FinTech Vantage: Stacc

The future of banking, the potential impact of PSD2 and the strategy of a FinTech player that is centred on a philosophy of enabling leadership when banking changes...

We recently sat down with Henrik Lie-Nielsen to uncover his views and to talk about all things FinTech. Henrik is an experienced investor and the Board Chairman of Stacc, a FinTech platform that provides a cloud-based ERP system to incumbents, challenger banks and other FinTechs.

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[KAE] What is your involvement in the FinTech space and your journey up until now? 

[HENRIK LIE-NIELSEN] My entry into the space began through conducting digital banking projects, back in 1996. We created some of the very first online credit application systems for Norwegian banks. We built the first Internet-only bank in Norway in 1999…so it goes way back! My work has mainly centred upon digital strategy, internet and mobile banking – developing new concepts and ideas within the incumbent banking space to help build the digital services that go beyond those they offer through brick-and-mortar.

The company I had was sold off to a Swedish company in 2010 and I stayed on in the management team of that company, operating the Norwegian subsidiary, for a couple of years. In my previous company, there was a small team that had built lending services and a loan management platform. I really wanted to encapsulate that team in one brand and to focus it as a product platform company rather than as a services company. We founded Stacc with 7 or 8 engineers, on the basis of a product platform company and the team now consists of 25 people.

[KAE] Please tell us more about Stacc.

Stacc’s whole system is based on a cloud-based ERP system and it provides a lot of things that would normally be built into a banking system for free (including accounting, general and customer ledgers). You get these things as a commodity from the underlying ERP system. That makes it a cheaper platform to develop and since it’s also part of Azure, the Microsoft cloud stack, there are a lot of interesting things going on with Cortana, the artificial intelligence engine.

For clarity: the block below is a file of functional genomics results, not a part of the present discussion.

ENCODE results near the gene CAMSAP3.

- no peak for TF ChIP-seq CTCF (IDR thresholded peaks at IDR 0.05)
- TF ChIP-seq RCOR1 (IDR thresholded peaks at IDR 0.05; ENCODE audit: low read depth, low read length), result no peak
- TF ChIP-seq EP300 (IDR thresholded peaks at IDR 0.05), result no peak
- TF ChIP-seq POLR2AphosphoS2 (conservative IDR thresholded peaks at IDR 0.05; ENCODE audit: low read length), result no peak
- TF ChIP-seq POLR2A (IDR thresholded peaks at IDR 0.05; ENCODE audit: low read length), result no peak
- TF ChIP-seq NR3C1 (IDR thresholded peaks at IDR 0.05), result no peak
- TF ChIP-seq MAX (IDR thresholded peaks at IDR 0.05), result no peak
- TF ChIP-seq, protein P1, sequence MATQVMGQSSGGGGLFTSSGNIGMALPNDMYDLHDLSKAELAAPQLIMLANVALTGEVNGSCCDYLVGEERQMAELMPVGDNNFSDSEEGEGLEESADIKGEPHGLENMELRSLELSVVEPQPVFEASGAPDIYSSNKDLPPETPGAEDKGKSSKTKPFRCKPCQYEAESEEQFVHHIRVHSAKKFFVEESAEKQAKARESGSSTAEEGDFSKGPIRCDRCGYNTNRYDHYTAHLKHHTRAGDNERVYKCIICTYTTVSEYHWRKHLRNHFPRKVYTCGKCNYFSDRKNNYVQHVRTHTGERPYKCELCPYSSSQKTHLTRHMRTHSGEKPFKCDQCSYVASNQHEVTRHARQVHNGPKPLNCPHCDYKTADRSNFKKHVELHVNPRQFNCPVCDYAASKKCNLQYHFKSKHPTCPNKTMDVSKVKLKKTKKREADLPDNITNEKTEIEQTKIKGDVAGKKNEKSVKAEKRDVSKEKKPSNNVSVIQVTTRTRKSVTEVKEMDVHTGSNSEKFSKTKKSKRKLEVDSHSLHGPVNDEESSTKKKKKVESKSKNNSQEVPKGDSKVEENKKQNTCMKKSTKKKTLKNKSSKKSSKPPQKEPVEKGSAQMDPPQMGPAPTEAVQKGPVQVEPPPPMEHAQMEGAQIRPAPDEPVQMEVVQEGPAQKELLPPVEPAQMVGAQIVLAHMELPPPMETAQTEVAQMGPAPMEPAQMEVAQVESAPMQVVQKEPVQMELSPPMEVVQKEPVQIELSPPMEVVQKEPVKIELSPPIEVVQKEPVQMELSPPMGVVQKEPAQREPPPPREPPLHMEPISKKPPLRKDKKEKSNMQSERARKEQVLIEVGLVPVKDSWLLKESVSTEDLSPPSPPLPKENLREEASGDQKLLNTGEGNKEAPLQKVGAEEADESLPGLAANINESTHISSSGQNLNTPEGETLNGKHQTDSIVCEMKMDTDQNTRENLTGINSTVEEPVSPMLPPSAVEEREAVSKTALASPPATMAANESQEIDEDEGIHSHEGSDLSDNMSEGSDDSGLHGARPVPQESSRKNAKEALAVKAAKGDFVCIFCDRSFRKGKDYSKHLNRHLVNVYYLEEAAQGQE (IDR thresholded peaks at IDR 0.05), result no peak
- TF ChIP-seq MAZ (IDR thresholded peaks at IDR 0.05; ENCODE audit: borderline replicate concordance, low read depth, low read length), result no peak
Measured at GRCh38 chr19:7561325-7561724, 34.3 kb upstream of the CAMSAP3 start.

In essence what we’re trying to do is offer a lightweight banking platform which is primarily geared to either deposits or loans (not your daily payments or paying bills). Our value proposition is that, if you’re a big bank wanting to launch an alternative lending product with the attributes that you can’t provide in your current legacy system, Stacc provides the platform to get that product up and running within weeks. I really see the tech stack in banks being broken up into separate more single purpose systems serving different product lines and initiatives – whereas our platform can be used as a single product platform.

[KAE] If we look at Stacc’s current clients, there is a wide spectrum of different players. In your opinion, what are the key distinctions between working with an incumbent and with a FinTech player?

I think there are a couple of different things to consider here.

  1. Agility: a start-up will have their whole team focused on bringing their products to life and everything will revolve around getting this into production and ultimately, to launch date. So in that way, start-ups work insanely fast. On the other hand, incumbents will have some kind of divisional or product manager whose research focuses on getting the product out into the marketplace and monolithic legacy systems; which is expensive to run and maintain. In terms of the RFP process, an RFP or a negotiation with a challenger bank would be easier and likely entail sitting round the table and mapping out how to solve the challenge.
  2. Level of red tape: the procurement and planning process, the bureaucratic element of incumbents comes into play.

However, we don’t want to change the back-end system of the big bank. That’s not our prerogative.

[KAE] What is Stacc’s strategy?

The standard Norwegian approach to providing technology products to the banking sector would be to try to get a huge market or wallet share in the big banks. We want to have a more cost-efficient platform that is cheaper to buy, to operate and is faster to develop (in terms of product development). Our goal is to secure a lot of clients in a lot of countries; volume and scale instead of deep and broad relationships with the big banks. I think this will help to keep us agile. Although, if a bank is testing out some agile new ID prototyping and test launching in the market for instance, they are the type of initiatives we would want to be a part of. We are not here to compete with banks but we are here as a provider to them, challenger banks and to FinTech players alike.